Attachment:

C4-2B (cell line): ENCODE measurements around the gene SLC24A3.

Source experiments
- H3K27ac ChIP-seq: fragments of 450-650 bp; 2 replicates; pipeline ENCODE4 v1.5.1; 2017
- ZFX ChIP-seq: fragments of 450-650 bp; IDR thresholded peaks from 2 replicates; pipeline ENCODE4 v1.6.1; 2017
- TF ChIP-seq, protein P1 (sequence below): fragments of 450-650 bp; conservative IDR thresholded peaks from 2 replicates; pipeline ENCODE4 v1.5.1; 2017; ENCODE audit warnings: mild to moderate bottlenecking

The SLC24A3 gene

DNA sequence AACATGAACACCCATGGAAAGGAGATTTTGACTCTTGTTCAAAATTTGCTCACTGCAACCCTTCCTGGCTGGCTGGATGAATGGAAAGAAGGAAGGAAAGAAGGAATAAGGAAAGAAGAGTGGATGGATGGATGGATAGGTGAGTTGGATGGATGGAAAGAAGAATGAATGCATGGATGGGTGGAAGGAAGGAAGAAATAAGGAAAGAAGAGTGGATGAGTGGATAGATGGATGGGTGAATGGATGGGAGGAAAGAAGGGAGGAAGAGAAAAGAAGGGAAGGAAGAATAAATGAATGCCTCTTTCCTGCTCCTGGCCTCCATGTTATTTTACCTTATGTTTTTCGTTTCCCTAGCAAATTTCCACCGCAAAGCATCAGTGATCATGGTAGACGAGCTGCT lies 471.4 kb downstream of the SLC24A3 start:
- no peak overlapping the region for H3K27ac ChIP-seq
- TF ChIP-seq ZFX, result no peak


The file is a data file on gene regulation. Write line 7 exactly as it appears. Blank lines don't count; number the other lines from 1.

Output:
DNA sequence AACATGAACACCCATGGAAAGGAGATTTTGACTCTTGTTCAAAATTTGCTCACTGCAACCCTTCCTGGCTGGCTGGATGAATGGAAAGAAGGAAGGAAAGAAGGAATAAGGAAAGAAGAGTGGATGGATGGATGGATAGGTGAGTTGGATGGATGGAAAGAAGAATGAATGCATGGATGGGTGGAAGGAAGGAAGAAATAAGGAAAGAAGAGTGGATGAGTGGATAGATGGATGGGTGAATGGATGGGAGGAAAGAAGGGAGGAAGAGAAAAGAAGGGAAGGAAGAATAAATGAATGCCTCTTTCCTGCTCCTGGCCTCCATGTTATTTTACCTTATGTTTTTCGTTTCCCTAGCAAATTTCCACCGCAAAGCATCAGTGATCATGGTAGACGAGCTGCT lies 471.4 kb downstream of the SLC24A3 start: